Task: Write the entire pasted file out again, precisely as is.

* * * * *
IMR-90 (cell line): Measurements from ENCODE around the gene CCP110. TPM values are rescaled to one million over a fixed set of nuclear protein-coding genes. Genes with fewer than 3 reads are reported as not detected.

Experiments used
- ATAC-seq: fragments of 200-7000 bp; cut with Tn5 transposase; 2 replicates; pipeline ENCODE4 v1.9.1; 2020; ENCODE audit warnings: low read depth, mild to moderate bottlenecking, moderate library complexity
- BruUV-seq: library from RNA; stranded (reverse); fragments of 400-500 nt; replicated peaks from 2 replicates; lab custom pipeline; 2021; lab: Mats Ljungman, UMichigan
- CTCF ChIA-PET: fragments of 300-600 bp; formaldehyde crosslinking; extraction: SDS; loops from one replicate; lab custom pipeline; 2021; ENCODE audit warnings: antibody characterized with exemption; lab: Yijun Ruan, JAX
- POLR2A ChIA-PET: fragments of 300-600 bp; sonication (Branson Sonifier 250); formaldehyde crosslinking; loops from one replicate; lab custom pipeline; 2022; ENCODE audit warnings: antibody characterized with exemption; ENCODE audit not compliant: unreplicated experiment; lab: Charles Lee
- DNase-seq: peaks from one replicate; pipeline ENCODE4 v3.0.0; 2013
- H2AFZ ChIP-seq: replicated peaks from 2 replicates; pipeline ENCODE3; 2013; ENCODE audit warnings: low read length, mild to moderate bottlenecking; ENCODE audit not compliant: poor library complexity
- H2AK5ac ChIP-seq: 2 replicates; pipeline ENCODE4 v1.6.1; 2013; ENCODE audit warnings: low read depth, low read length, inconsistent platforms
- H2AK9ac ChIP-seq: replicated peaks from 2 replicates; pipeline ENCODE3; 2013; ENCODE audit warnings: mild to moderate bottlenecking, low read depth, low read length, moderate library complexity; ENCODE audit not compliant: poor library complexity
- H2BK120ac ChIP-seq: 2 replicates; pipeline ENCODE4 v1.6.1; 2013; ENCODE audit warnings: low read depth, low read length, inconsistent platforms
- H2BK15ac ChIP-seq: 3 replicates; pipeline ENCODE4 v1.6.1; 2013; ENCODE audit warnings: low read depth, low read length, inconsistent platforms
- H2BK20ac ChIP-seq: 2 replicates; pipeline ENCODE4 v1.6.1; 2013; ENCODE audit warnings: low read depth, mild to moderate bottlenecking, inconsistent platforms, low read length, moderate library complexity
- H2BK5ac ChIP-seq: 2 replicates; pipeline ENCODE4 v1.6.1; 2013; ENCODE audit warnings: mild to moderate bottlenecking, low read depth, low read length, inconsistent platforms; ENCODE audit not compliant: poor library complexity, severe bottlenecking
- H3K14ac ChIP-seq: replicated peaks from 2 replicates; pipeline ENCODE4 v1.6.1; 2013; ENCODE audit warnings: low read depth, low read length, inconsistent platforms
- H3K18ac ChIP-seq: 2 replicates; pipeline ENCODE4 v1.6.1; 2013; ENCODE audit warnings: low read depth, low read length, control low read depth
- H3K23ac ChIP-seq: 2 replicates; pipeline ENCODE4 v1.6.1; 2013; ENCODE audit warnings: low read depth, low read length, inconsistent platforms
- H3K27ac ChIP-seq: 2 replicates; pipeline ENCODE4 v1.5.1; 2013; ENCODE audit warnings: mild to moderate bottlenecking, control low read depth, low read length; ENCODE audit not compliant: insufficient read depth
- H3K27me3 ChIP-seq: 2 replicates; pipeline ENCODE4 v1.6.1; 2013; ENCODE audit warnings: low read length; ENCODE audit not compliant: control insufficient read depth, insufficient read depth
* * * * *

IMR-90 (cell line): Measurements from ENCODE around the gene CCP110. TPM values are rescaled to one million over a fixed set of nuclear protein-coding genes. Genes with fewer than 3 reads are reported as not detected.

Experiments used
- ATAC-seq: fragments of 200-7000 bp; cut with Tn5 transposase; 2 replicates; pipeline ENCODE4 v1.9.1; 2020; ENCODE audit warnings: low read depth, mild to moderate bottlenecking, moderate library complexity
- BruUV-seq: library from RNA; stranded (reverse); fragments of 400-500 nt; replicated peaks from 2 replicates; lab custom pipeline; 2021; lab: Mats Ljungman, UMichigan
- CTCF ChIA-PET: fragments of 300-600 bp; formaldehyde crosslinking; extraction: SDS; loops from one replicate; lab custom pipeline; 2021; ENCODE audit warnings: antibody characterized with exemption; lab: Yijun Ruan, JAX
- POLR2A ChIA-PET: fragments of 300-600 bp; sonication (Branson Sonifier 250); formaldehyde crosslinking; loops from one replicate; lab custom pipeline; 2022; ENCODE audit warnings: antibody characterized with exemption; ENCODE audit not compliant: unreplicated experiment; lab: Charles Lee
- DNase-seq: peaks from one replicate; pipeline ENCODE4 v3.0.0; 2013
- H2AFZ ChIP-seq: replicated peaks from 2 replicates; pipeline ENCODE3; 2013; ENCODE audit warnings: low read length, mild to moderate bottlenecking; ENCODE audit not compliant: poor library complexity
- H2AK5ac ChIP-seq: 2 replicates; pipeline ENCODE4 v1.6.1; 2013; ENCODE audit warnings: low read depth, low read length, inconsistent platforms
- H2AK9ac ChIP-seq: replicated peaks from 2 replicates; pipeline ENCODE3; 2013; ENCODE audit warnings: mild to moderate bottlenecking, low read depth, low read length, moderate library complexity; ENCODE audit not compliant: poor library complexity
- H2BK120ac ChIP-seq: 2 replicates; pipeline ENCODE4 v1.6.1; 2013; ENCODE audit warnings: low read depth, low read length, inconsistent platforms
- H2BK15ac ChIP-seq: 3 replicates; pipeline ENCODE4 v1.6.1; 2013; ENCODE audit warnings: low read depth, low read length, inconsistent platforms
- H2BK20ac ChIP-seq: 2 replicates; pipeline ENCODE4 v1.6.1; 2013; ENCODE audit warnings: low read depth, mild to moderate bottlenecking, inconsistent platforms, low read length, moderate library complexity
- H2BK5ac ChIP-seq: 2 replicates; pipeline ENCODE4 v1.6.1; 2013; ENCODE audit warnings: mild to moderate bottlenecking, low read depth, low read length, inconsistent platforms; ENCODE audit not compliant: poor library complexity, severe bottlenecking
- H3K14ac ChIP-seq: replicated peaks from 2 replicates; pipeline ENCODE4 v1.6.1; 2013; ENCODE audit warnings: low read depth, low read length, inconsistent platforms
- H3K18ac ChIP-seq: 2 replicates; pipeline ENCODE4 v1.6.1; 2013; ENCODE audit warnings: low read depth, low read length, control low read depth
- H3K23ac ChIP-seq: 2 replicates; pipeline ENCODE4 v1.6.1; 2013; ENCODE audit warnings: low read depth, low read length, inconsistent platforms
- H3K27ac ChIP-seq: 2 replicates; pipeline ENCODE4 v1.5.1; 2013; ENCODE audit warnings: mild to moderate bottlenecking, control low read depth, low read length; ENCODE audit not compliant: insufficient read depth
- H3K27me3 ChIP-seq: 2 replicates; pipeline ENCODE4 v1.6.1; 2013; ENCODE audit warnings: low read length; ENCODE audit not compliant: control insufficient read depth, insufficient read depth